The planning commission voted to recommend the city council adopt updated development impact fees at their regular meeting Jan. 27. If adopted by the council, the draft fees developers are required to pay the city to offset the costs of infrastructure projects necessary to accommodate the developments would increase across the board.
The planning commission first discussed drafting new developer impact fees at their August 25, 2020 meeting, and city staff has worked with outside consultant Harris & Associates in determining the fee schedule.
Per California law AB1600, cities are allowed to charge impact fees on developments based on their added cost to infrastructure, and impact fees can fund only new infrastructure projects or upgrades of existing infrastructure that increase utility.
The prior impact fee schedule included traffic, park, water, wastewater retrofit, annexation fees and affordable housing fees. The draft impact fees recommended to city council also include fees for general government (city buildings), fire facilities and equipment such as fire engines and stormwater facilities.
Kari Svanstrom, city planning director, said the revenue from fees will help pay for things like additional living space for firefighters and potentially larger public meetings spaces that can host more participants.
Svanstrom said city staff and the outside consultant decided not to include library impact fees or administrative cost impact fees because the additions could make costs prohibitive to developers, who may instead choose to take their projects to Santa Rosa or other localities in Sonoma County.
The fees are assessed based on the type of property, with six different fees for the following types of development: single family residential, multifamily residential, commercial, office, industrial and hotel. Fees for single family and multifamily residential developments are determined with a flat rate per unit, however, the proposal includes a discounted fee for single family units with square footage less than the 1,750 square foot median in the city.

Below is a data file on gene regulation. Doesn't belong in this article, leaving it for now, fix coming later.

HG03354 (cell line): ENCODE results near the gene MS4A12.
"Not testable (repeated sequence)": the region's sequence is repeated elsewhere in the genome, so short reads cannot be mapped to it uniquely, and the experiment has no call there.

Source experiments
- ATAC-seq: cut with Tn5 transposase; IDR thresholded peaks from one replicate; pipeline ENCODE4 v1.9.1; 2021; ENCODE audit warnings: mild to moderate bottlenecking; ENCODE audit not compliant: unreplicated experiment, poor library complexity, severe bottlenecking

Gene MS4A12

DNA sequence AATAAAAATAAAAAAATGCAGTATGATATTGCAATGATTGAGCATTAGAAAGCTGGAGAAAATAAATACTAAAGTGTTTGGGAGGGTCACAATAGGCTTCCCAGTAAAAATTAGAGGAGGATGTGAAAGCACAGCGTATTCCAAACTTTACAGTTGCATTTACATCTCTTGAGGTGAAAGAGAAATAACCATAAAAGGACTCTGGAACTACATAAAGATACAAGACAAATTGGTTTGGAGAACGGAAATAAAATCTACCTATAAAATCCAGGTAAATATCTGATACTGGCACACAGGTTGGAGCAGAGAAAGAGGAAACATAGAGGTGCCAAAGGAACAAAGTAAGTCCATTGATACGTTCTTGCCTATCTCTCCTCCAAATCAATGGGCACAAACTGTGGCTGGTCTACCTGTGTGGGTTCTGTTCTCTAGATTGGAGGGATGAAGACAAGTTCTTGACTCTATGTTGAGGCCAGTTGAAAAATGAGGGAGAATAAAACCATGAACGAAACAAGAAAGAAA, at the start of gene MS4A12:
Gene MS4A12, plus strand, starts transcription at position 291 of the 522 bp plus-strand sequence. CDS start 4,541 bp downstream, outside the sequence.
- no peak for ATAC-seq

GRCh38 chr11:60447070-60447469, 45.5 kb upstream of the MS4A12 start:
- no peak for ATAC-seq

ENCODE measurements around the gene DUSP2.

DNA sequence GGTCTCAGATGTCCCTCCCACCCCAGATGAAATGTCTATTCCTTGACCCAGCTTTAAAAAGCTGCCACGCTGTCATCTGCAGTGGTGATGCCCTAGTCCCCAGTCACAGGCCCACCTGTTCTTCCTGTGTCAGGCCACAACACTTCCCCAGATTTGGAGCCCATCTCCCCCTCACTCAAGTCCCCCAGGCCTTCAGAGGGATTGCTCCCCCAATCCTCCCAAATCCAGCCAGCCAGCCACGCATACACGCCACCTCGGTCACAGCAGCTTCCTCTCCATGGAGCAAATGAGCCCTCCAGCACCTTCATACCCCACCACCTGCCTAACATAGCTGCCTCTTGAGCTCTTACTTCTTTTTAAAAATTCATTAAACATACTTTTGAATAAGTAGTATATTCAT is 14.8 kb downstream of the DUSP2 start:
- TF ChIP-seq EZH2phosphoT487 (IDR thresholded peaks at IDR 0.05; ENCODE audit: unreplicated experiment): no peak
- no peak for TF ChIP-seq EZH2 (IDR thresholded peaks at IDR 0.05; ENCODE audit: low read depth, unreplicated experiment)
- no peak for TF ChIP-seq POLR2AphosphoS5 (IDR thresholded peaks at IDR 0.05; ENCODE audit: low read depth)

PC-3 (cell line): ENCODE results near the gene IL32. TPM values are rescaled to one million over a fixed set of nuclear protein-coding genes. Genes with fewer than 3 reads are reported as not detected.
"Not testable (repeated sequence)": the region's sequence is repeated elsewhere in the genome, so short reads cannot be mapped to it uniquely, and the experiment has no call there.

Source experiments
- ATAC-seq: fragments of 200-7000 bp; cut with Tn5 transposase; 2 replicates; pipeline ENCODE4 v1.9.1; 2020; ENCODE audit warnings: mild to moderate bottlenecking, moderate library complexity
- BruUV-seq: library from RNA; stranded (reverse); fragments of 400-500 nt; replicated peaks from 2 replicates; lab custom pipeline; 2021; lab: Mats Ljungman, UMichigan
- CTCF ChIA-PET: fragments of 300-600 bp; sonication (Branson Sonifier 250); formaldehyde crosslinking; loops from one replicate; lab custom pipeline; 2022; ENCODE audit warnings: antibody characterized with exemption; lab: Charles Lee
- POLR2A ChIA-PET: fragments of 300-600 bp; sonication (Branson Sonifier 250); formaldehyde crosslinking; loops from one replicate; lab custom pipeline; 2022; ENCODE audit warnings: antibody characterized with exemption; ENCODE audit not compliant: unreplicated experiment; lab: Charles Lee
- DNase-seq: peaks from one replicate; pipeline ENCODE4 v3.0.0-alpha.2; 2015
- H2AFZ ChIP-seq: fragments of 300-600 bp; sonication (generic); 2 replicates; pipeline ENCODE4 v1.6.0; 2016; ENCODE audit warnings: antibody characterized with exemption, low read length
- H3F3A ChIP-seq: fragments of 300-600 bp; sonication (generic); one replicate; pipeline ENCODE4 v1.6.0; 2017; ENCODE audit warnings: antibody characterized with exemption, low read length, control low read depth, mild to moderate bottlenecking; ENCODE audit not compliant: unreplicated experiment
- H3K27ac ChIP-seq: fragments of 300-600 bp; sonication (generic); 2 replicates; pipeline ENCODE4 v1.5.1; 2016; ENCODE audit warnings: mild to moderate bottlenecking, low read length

“I appreciate the inclusion of the discounts for the smaller units. I think that will encourage people to build smaller, more efficient units,” said Vice Chair Paul Fritz.
Impact fees for single family homes at or above the median will rise $32,395 to $45,484, with a near doubling of park, traffic and water impact fees, the introduction of general government and fire and storm water facility fees and a 73-percent reduction in sewage fees. Multifamily homes will increase from $31,356 to $33,889.
According to Nick Kral of Harriss & Associates, the new impact fees will put Sebastopol at slightly above average when compared to other Sonoma County cities. Healdsburg has the lowest impact fees—around $10,000 less than the proposed Sebastopol fee schedule—however, Healdsburg’s low fees are possible because its transient occupancy taxes fund the parks department.
“Sebastopol’s current fees, which have not been updated for some time, are relatively low compared to other area communities. The proposed fees for Sebastopol are in line with other cities, which range from approximately $28,700 in Healdsburg to $48,700 in Cotati,” according to the staff report.
Non-residential impact fees are determined based on a function of square footage, with a notable increase in traffic impact fees.